What can Philanthropy learn from Zipcar?

photo_zipcar_mini_4Posted by Katy Moore

If you’re anything like me, you don’t own CDs anymore because you buy single songs on iTunes. You get around using Zipcar and Capital Bike Share and your house is full of furniture from CraigsList and FreeCycle. Heck, I don’t even go out to eat or to the hair salon unless I’ve previously purchased a Groupon or LivingSocial deal. What I didn’t realize was that by taking advantage of all of these options, I am one of the millions of consumers who are contributing to the rise of the shared economy.

As I began thinking about this concept (also called “collaborative consumerism”), I began seeing similarities between the shared economy and what’s happening in the field of philanthropy. Dozens of communities around the country are attempting to apply this “shared economy” approach to large-scale social challenges, including Cincinnati’s Strive model, Richmond’s Bridging Richmond initiative, and the District’s Raise DC. These large-scale, cross-sector, collective impact systems, while still relatively new, have the potential to make significant inroads in deeply ingrained social challenges.

My question is: Why isn’t Northern Virginia on the list of communities who are attempting this type of BIG change initiative? We’re one of the most innovative, well-educated and well-resourced areas of the country. We could do this and it could have HUGE impact on our communities.

A few initial steps towards collective action have already begun in Northern Virginia with projects such as the soon-to-launch Connect Northern Virginia (an online community platform designed to drive resources to community needs), the Community Foundation’s collaborative funds (the Future Fund, Loudoun Impact Fund and Innovation Fund), and the Community Foundation’s community-wide scans, like the one on Children & Youth, which could serve as excellent starting points and road-maps for collective action. So again, I’ll ask: What are we waiting for?

If, like me, you’ve worked in the philanthropic or nonprofit communities for any length of time, you’ve asked yourself: “with so many people contributing their hard work and millions of dollars, why do persistent problems such as poverty, homelessness, and hunger still exist?” Answer: None of us can do it alone. Without the alignment of dollars, actions and outcomes, the quest for change will remain business as usual. Don’t you think it’s time we aligned our efforts?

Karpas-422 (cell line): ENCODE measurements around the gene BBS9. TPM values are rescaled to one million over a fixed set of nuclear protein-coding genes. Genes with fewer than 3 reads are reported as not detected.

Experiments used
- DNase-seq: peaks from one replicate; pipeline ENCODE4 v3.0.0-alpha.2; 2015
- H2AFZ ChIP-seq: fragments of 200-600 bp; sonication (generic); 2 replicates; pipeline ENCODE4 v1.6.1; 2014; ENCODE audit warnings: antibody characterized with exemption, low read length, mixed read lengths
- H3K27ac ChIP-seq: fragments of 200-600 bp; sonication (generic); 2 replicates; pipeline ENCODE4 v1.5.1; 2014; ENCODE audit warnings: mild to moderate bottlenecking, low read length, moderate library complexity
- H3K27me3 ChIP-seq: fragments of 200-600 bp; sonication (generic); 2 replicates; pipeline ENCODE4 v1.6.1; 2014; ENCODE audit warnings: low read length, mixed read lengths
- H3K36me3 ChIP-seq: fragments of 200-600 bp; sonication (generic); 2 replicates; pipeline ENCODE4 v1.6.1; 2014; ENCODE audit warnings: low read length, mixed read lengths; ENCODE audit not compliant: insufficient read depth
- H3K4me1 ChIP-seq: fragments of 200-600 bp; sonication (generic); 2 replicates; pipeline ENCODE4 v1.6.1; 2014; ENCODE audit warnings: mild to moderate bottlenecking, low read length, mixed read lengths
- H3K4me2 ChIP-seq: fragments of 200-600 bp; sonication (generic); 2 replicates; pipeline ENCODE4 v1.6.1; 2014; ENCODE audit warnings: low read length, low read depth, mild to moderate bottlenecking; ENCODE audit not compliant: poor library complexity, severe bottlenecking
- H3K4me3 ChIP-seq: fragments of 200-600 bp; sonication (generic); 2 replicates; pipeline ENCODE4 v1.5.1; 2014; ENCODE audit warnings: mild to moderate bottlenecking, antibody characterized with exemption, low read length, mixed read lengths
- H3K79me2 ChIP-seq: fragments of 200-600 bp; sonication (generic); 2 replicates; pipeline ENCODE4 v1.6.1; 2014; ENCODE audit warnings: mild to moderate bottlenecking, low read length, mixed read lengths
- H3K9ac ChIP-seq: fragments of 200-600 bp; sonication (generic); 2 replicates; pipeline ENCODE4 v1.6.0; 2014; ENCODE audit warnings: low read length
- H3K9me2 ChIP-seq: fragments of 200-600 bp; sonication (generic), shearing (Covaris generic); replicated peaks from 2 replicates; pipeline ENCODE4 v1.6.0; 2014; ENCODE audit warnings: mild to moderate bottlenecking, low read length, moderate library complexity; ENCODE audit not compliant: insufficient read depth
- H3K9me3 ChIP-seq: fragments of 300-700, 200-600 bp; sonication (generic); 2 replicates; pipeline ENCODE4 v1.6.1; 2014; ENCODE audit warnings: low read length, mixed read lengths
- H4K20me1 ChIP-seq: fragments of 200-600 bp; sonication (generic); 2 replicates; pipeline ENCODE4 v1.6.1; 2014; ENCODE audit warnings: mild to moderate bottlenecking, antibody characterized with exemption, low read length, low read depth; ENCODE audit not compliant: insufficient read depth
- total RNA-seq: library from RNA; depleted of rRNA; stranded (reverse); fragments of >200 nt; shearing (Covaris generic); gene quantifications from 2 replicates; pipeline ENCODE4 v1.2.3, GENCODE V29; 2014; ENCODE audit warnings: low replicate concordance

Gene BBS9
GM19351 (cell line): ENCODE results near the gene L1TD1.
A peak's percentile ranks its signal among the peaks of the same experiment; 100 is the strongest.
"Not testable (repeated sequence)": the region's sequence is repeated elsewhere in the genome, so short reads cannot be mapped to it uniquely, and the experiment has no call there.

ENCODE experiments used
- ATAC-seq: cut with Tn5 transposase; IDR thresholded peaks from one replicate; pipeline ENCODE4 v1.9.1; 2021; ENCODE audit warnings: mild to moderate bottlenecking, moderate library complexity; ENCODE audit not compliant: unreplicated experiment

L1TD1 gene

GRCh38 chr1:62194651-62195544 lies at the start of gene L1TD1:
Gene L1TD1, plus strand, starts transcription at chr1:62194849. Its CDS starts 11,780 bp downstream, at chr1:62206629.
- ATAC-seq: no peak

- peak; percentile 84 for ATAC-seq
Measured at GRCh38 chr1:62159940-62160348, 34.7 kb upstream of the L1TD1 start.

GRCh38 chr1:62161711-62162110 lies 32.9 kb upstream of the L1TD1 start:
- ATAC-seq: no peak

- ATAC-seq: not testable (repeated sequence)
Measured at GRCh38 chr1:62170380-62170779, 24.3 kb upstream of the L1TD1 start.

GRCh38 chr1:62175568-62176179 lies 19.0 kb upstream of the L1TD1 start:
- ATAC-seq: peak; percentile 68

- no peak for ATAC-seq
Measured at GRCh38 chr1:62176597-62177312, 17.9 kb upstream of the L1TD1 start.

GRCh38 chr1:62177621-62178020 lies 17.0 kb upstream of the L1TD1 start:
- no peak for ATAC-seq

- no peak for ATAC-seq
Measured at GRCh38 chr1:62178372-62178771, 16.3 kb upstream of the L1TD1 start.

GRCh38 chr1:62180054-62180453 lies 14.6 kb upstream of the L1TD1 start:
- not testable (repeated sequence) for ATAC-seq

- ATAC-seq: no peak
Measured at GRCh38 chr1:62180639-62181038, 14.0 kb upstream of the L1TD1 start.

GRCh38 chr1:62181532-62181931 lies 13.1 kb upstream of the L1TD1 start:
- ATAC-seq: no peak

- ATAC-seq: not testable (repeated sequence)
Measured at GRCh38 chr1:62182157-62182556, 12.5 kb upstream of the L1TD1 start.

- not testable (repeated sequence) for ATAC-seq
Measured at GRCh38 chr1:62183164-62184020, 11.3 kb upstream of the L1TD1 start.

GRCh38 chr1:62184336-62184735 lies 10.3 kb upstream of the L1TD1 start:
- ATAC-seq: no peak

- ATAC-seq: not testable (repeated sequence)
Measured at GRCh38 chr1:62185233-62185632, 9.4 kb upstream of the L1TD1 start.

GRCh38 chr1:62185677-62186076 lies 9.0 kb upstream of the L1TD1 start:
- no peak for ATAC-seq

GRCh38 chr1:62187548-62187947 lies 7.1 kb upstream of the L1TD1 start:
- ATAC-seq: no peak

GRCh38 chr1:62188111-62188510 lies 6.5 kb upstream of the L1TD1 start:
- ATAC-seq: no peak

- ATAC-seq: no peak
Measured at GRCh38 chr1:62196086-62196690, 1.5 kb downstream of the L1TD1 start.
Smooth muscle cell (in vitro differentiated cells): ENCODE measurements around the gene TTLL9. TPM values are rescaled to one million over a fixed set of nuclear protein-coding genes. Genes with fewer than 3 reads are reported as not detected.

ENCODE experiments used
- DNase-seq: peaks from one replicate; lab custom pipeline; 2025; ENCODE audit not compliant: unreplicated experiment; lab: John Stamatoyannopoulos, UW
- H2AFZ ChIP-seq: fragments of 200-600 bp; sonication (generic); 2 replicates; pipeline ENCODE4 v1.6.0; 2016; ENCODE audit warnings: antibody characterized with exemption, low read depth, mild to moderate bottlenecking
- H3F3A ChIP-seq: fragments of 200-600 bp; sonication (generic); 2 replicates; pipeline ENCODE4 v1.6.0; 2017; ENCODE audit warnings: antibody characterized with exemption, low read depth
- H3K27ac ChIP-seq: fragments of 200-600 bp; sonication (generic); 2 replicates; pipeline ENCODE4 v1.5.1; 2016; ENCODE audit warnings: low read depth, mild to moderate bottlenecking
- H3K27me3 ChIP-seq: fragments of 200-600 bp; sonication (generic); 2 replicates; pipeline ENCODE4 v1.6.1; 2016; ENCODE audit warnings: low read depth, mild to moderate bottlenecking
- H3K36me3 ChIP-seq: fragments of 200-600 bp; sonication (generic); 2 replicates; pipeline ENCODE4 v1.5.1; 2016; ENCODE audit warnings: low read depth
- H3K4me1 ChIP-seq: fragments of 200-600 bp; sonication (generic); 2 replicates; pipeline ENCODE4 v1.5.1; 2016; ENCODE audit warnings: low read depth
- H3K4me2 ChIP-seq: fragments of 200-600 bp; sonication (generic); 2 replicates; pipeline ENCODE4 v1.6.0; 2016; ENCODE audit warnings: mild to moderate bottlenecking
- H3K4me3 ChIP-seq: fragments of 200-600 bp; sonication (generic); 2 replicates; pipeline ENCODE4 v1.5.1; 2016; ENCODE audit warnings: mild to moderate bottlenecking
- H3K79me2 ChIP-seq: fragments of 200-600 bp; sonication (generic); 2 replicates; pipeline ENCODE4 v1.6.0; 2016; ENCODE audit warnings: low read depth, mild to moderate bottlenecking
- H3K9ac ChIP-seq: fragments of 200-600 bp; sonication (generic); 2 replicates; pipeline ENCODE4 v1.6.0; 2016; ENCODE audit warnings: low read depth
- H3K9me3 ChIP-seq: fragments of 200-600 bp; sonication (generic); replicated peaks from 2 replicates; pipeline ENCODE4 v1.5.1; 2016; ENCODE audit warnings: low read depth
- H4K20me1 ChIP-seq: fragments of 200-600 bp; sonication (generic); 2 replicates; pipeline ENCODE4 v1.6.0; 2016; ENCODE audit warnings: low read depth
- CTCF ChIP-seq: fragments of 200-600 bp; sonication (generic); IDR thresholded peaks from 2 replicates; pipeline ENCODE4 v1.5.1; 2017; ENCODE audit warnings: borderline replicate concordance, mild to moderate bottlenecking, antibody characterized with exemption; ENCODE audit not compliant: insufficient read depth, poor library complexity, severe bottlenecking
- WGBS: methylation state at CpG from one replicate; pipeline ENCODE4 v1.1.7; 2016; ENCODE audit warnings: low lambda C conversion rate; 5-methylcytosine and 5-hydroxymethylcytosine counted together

Additional resources:

For more information about collective impact, check out John Kania and Mark Kramer’s articles in the Stanford Social Innovation Review (Winter 2011 and Jan 2012).

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2 thoughts on “What can Philanthropy learn from Zipcar?

  1. Thanks, Katy, great post and I completely agree. I think one of the big challenges is governance related and that’s why it is so interesting to see some working being done in the area (a recent Nonprofit Quarterly issue was focused on this area). While these collaborations are needed (and we need more of them) we are ultimately legally and ethically bound to our boards of directors. One of the really tough issues can be enforcing accountability across the collaboration in a way that respects the board role while committing the organizations to long term goals and outcomes. But I think these challenges can be addressed and look forward to seeing NoVa nonprofits form (and grow existing) collaboratives for impact.

  2. Reblogged this on Naeema's Notes and commented:
    There are many similarities between the shared economy, also referred to as “collaborative consumerism” and what’s happening in the field of philanthropy. Dozens of communities around the country are attempting to apply this “shared economy” approach to large-scale social challenges, including Cincinnati’s Strive model, Richmond’s Bridging Richmond initiative, and the District’s Raise DC. These large-scale, cross-sector, collective impact systems, while still relatively new, have the potential to make significant inroads in deeply ingrained social challenges.

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